DOI : 10.5723/csdc.2013.3.1.033
The purpose of this study was to investigate the effects of picture book reading intervention activities on language development of low-income children. The subjects were 60 children in low-income families, aged 5, selected from 24 child care centers located in three cities nearby Seoul, South Korea. The experimental group had received intervention program for 8 weeks, two days a week, and three teachers conducted the intervention program for 30 to 40 minutes for each session. The intervention program was administered to the children with picture book reading activities in the first session, followed by providing more extensive activities in the second session. Afterwards, the study allowed the children to take one picture book to read at home. To evaluate the effect of the picture book reading intervention program, this study utilized instruments called the Preschool Receptive-Expressive Language Scale and the Concepts about Print. Significant differences found between the two groups. The experimental group showed higher scores compared with the control group in the post-test of expressive language development. Also, children in the experimental group showed a significant increase in the concepts about print after the intervention program was administered. In conclusion, findings indicate several changes in positive outcomes after implementation of the picture book reading intervention program.
Family Relationship Predictors of Parent-Adolescent Conflict: Cross-Cultural Similarities and Differences
Bush, Kevin R. ; Peterson, Gary W. ; Chung, Grace H. ;
Child Studies in Asia-Pacific Contexts, volume 3, issue 1, 2013, Pages 49~68
DOI : 10.5723/csdc.2013.3.1.049
The purpose of the present study was to examine how dimensions of socialization practice and relationship quality may function to manage or increase parent-adolescent conflict. Of particular concern was to examine the comparative efficacy of potential predictors of parent-adolescent conflict across three cultural groups consisting of samples from Mainland China, Russia, and the U.S. as well as across gender-of-parent/gender-of-adolescent dyads from each culture. Findings from a sample of 1,365 adolescents indicated that adolescents' perceptions of parental influences on parent-adolescent conflict differ across cultural groups and gender-of-adolescent. The use of punitive behavior by parents was the strongest and most consistent predictor of parent-adolescent conflict across all cultural groups and gender dyads, suggesting that a general pattern exists for punitiveness to increase parent-adolescent conflict cross-culturally. Perceptions of support, monitoring, conformity to parents, and autonomy from parents influenced parent-adolescent conflict within some of the cultures and selectively for adolescent boys and girls.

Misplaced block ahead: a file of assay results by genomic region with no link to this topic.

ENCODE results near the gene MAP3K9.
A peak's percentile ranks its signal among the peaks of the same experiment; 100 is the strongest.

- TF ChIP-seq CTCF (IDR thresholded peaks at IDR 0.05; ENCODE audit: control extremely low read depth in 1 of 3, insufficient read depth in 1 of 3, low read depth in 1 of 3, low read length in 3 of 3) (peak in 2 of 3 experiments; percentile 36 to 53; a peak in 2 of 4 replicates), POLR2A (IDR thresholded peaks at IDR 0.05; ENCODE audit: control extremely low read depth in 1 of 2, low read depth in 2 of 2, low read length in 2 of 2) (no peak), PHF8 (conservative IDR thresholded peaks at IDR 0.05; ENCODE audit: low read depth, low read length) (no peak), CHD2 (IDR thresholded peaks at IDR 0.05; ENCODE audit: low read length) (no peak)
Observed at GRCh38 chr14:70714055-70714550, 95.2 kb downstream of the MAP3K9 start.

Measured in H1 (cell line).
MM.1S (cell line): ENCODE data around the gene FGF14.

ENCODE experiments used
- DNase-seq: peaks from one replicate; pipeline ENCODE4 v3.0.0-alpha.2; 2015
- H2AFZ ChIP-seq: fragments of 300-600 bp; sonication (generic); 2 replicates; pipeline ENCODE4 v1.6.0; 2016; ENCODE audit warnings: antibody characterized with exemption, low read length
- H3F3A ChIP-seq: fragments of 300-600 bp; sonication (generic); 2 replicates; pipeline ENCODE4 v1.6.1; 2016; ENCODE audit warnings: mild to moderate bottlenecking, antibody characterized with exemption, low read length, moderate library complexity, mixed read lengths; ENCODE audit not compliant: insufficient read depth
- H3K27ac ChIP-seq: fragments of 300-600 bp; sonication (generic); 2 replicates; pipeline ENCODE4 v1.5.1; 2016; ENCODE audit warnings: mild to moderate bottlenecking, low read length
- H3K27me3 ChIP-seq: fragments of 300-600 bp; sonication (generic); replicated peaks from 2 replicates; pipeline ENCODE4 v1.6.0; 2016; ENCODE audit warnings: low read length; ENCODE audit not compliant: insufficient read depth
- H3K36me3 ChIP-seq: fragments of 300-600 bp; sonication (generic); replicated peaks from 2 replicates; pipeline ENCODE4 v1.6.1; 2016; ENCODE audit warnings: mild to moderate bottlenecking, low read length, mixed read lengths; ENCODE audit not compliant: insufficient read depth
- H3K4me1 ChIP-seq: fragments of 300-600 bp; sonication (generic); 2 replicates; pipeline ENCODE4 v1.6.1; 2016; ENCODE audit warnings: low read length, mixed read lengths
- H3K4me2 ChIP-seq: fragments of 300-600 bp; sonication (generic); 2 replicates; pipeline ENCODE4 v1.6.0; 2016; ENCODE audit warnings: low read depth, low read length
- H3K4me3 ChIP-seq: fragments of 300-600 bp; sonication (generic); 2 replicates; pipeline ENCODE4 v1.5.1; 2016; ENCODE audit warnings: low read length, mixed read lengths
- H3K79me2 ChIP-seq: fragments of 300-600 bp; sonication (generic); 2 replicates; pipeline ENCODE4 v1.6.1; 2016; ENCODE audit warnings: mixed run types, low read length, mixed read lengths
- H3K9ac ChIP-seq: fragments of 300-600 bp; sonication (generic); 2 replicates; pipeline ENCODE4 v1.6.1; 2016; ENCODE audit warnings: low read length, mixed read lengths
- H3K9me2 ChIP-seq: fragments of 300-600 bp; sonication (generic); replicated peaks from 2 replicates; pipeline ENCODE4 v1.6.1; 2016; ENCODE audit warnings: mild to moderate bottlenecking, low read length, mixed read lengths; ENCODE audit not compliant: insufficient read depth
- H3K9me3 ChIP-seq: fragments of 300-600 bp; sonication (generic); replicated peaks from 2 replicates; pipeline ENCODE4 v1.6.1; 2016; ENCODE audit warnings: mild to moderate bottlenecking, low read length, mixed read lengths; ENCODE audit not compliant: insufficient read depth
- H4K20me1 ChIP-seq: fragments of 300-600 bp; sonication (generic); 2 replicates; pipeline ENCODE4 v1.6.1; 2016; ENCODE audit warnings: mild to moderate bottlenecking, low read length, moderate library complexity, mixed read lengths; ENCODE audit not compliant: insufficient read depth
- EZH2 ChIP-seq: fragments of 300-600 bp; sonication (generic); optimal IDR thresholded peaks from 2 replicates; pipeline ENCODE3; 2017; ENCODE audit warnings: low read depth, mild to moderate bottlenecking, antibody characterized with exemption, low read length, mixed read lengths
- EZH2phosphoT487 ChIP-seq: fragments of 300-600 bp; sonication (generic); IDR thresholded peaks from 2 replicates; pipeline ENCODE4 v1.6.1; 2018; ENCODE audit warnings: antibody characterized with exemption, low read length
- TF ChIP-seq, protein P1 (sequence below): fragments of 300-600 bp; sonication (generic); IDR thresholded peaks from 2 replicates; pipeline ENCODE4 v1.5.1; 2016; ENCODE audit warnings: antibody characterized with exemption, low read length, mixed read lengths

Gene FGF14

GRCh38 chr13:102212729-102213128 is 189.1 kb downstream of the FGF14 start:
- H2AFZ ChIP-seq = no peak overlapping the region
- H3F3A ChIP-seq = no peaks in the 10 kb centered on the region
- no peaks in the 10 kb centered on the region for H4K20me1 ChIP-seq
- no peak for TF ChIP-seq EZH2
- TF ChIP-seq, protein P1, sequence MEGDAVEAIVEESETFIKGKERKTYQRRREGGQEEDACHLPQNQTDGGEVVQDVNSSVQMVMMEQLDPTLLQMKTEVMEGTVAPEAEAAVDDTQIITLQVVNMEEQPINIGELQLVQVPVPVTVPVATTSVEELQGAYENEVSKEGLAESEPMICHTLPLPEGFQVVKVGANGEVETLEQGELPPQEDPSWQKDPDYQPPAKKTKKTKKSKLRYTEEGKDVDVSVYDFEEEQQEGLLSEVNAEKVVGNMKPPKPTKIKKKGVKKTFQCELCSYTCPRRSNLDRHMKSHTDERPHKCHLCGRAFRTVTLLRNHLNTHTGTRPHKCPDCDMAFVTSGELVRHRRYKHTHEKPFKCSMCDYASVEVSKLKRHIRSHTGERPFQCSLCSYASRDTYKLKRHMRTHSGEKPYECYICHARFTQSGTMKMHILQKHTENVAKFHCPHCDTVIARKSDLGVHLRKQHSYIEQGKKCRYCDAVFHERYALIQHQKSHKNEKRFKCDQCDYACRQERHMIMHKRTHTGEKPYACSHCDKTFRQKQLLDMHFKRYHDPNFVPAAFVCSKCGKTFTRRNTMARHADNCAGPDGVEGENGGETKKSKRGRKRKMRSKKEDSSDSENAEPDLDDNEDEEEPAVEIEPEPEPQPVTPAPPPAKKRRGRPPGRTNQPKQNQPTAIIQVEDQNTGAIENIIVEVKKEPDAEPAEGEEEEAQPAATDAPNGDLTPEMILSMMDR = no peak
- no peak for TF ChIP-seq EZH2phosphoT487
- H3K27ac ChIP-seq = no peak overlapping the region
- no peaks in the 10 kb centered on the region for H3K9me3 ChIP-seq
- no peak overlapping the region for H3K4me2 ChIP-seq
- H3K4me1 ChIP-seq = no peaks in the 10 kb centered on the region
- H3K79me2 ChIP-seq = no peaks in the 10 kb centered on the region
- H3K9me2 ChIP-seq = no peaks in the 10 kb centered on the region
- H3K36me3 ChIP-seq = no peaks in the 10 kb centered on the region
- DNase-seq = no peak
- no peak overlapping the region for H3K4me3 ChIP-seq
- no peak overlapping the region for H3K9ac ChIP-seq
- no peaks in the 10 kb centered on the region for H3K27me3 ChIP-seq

Cognitive and Affective Perspective-Taking Ability of Young Bilinguals in South Korea
Han, Sinae ; Lee, Kangyi ;
Child Studies in Asia-Pacific Contexts, volume 3, issue 1, 2013, Pages 69~80
DOI : 10.5723/csdc.2013.3.1.069
The present study examined balanced bilingual children's cognitive and affective perspective-taking and compared them to that of monolingual children. A total of 133 children aged 4 to 5 years and consisting of 73 Korean-English bilinguals and 60 Korean monolinguals were tested with cognitive perspective-taking and affective perspective-taking tasks. Balanced bilinguals were screened through general language ability tests in both English and Korean. Participant backgrounds were collected through a parent questionnaire. Results showed significant differences in affective perspective-taking between bilingual and monolingual children, demonstrating that bilingual children outperformed monolingual children. Although there was no difference in cognitive perspective-taking between bilinguals and monolinguals, the result showed that children's cognitive perspective-taking ability develops with age. This study provides basic information about bilingual children's perspective-taking ability and their bilingual advantage.